6.6 years ago by
Washington University, St Louis, USA
Ironically, the answer to your question might be GEO. Other than SRA its the largest collection of RNAseq data that I know of. I'm not sure what platform you are looking for or what species your cell line is for. But, lets assume you want Illumina RNAseq data for human lines. You might start by searching GEO platforms for "Illumina homo sapiens". This identifies 8 platforms, three of which have substantial numbers of samples submitted to GEO:
- GPL9115: Illumina Genome Analyzer II (Homo sapiens) = 3466 samples
- GPL10999: Illumina Genome Analyzer IIx (Homo sapiens) = 2274 samples
- GPL11154: Illumina HiSeq 2000 (Homo sapiens) = 1695 samples
You can then search for one of these platforms plus the name of your cell line of interest and hope you get lucky. An example query might look like:
http://www.ncbi.nlm.nih.gov/gds?term=(GPL9115[GEO Accession]) AND MCF7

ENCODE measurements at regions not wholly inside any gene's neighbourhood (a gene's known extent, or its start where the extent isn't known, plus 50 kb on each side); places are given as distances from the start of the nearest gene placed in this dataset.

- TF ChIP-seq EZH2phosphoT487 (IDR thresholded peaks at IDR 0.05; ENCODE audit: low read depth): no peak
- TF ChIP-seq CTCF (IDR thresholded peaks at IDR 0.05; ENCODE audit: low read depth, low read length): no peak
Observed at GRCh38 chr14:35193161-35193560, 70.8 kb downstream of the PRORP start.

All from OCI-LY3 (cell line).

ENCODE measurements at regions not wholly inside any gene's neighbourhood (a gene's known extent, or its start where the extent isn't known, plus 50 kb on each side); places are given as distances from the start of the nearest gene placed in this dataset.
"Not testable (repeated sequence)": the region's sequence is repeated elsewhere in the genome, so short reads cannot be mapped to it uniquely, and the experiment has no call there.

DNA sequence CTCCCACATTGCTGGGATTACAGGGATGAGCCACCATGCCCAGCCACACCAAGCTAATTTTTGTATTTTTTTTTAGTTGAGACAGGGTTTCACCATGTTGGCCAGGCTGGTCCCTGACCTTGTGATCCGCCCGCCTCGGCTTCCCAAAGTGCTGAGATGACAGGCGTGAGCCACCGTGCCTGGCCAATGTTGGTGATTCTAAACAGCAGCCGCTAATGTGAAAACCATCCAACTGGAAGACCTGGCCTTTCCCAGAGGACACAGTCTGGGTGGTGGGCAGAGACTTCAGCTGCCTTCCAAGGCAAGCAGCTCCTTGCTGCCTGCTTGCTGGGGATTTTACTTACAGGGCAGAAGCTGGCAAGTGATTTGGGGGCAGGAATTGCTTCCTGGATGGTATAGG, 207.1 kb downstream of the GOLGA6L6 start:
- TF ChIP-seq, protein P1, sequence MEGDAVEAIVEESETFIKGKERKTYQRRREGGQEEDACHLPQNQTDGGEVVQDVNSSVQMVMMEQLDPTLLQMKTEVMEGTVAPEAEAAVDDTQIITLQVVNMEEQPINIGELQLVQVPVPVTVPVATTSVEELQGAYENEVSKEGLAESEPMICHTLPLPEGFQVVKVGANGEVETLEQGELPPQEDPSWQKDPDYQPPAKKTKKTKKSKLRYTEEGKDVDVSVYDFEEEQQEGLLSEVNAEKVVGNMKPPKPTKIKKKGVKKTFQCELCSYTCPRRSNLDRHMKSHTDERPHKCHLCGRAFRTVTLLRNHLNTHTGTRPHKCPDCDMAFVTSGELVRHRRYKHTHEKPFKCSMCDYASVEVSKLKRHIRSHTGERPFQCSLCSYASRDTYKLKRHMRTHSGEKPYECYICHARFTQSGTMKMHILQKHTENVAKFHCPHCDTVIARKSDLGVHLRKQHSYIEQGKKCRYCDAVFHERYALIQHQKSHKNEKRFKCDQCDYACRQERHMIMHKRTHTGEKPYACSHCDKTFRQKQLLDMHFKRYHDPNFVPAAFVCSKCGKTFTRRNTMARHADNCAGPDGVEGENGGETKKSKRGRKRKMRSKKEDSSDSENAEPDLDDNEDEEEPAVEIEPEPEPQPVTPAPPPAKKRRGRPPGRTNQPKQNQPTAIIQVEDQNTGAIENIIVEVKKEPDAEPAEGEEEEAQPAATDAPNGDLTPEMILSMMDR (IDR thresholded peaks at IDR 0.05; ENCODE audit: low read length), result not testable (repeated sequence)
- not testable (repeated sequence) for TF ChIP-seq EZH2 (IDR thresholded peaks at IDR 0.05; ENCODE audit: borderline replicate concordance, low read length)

Another option is to search for records where the Platform Technology Type = "high-throughput sequencing":
http://www.ncbi.nlm.nih.gov/gds?term=(high-throughput sequencing[Platform Technology Type]) AND MCF7
NOTE: GEO seems to still define "platforms" in the next-gen-sequence space quite crudely by simply the sequencer and not the type of sequencing done. A GEO platform of GPL96 (Affymetrix U133A) would definitely indicate an RNA expression dataset with clearly defined parameters. But, the platform of GPL9115 might (and does) indicate any of RNA-seq, ChIP-seq, miRNA sequencing, ChIA-PET, DamIP-seq, bisulfite sequencing, etc. To say nothing of differences in read length, paired vs single-end, polyA selection method, etc. So read carefully before proceeding with any dataset.
Finally, if you know for a fact that your special cell line has been RNA-seq'd but can't find it in SRA or GEO you may have to contact the authors (if the study has been published). Many NGS studies are still not being made available. But, they should be...